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Review: The Return of ‘DOOM’

See demon, kill demon – it’s as simple and spectacular as that.

Release Date: May 13th, 2016

Developer: id Software

Publisher: Bethesda Softworks

NOTE: This was played on the PlayStation 4.

It’s getting a little hotter this summer with the return of the long running grandfather of the first-person shooter genre, DOOM. The previous DOOM game, DOOM 3, was released in 2004 and met with high critical and fan praise. Since that release, the scope and tone of the first-person shooter has become less arcade and more Michael Bay “realism.” DOOM returns to the gaming industry with scores of bodies in its wake to remind us of a simpler time, where games didn’t postulate their existence and where they fit on the political spectrum. “See Demon, Kill Demon” is the name of the game here and DOOM does so in spectacular fashion.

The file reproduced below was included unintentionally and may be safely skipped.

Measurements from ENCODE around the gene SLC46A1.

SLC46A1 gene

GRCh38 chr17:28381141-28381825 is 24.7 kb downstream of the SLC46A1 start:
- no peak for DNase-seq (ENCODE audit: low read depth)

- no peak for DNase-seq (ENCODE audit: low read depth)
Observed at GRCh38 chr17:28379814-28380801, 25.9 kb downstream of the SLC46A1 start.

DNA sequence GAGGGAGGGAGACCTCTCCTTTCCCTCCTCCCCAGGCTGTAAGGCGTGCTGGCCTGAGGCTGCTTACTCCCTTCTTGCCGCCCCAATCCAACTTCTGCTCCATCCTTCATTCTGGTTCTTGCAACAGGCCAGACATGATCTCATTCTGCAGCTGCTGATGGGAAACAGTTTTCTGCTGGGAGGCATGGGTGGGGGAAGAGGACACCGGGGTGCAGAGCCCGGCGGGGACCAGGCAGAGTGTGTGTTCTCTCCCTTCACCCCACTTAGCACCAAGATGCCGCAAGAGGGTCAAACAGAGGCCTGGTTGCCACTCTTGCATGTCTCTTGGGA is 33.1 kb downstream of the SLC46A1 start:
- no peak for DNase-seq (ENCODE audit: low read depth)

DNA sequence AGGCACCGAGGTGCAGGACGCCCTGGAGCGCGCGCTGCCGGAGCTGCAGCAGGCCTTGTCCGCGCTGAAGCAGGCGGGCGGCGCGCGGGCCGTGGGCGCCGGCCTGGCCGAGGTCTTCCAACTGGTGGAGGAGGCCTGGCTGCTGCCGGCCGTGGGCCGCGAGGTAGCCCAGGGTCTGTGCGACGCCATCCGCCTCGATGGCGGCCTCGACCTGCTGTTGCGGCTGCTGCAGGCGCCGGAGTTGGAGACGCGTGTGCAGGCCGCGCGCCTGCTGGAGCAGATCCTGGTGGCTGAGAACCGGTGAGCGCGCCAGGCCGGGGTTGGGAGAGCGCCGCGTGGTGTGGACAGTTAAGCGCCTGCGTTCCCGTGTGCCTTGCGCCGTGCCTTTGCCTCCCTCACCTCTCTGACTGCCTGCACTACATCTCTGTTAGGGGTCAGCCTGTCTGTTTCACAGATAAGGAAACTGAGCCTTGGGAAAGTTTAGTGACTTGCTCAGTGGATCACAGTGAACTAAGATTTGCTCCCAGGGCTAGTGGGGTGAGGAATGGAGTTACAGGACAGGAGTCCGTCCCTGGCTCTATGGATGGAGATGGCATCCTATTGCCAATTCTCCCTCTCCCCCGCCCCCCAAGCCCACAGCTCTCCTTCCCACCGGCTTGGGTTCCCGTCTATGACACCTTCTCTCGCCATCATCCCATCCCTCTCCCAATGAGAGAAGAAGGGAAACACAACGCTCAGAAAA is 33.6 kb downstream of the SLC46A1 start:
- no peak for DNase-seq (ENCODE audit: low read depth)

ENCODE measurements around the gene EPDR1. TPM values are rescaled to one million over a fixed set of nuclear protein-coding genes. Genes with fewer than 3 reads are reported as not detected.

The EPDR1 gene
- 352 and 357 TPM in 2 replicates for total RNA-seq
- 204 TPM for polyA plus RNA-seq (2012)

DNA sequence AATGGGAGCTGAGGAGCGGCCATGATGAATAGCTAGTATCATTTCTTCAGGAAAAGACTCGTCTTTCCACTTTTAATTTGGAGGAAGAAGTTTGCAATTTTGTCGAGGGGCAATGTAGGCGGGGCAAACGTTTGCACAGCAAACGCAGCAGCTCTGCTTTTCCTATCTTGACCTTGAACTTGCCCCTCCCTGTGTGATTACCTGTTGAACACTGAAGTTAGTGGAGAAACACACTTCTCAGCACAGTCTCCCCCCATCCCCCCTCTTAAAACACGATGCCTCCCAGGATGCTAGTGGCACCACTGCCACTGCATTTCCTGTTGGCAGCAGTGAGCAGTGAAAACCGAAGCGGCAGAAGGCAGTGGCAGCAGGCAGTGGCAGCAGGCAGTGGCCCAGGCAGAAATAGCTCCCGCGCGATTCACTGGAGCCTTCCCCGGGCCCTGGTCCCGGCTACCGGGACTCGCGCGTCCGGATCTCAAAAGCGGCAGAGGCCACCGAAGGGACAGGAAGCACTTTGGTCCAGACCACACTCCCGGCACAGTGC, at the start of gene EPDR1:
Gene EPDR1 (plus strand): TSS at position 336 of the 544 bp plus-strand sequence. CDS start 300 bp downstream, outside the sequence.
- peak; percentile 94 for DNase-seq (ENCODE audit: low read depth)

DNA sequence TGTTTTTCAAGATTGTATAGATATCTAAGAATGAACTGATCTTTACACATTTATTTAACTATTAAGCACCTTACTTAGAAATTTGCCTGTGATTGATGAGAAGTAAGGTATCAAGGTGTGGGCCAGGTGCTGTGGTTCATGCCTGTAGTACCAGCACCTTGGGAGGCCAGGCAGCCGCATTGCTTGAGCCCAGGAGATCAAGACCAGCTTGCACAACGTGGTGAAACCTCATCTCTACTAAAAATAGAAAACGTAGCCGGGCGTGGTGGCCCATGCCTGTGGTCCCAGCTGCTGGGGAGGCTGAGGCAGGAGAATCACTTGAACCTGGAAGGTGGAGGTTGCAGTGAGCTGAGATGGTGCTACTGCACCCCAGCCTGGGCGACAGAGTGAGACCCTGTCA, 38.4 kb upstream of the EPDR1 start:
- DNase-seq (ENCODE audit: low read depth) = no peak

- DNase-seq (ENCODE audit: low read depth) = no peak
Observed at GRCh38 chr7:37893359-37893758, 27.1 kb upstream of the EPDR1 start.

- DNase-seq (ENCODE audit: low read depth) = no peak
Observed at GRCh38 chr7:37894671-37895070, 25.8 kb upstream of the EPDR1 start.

DOOM kicks off with the Doom Marine waking on a stone slab, punching his way to the iconic Doom suit. From there, you learn that Mars has become host to a portal of demons spawned from Hell and it’s your job to stop them - by any means necessary. And that’s the beauty of DOOM. It is no more complex than it was when it debuted in the 1990s. But the lore has gotten much more vast, with text logs and item descriptions that provide a window into what the state of the world is and was before the DOOM Marine awoke. The one unifying aspect of DOOM is the Doom Marine himself - with his mission of “Kill Every Demon in sight,” he will disobey other characters in an amazingly violent fashion.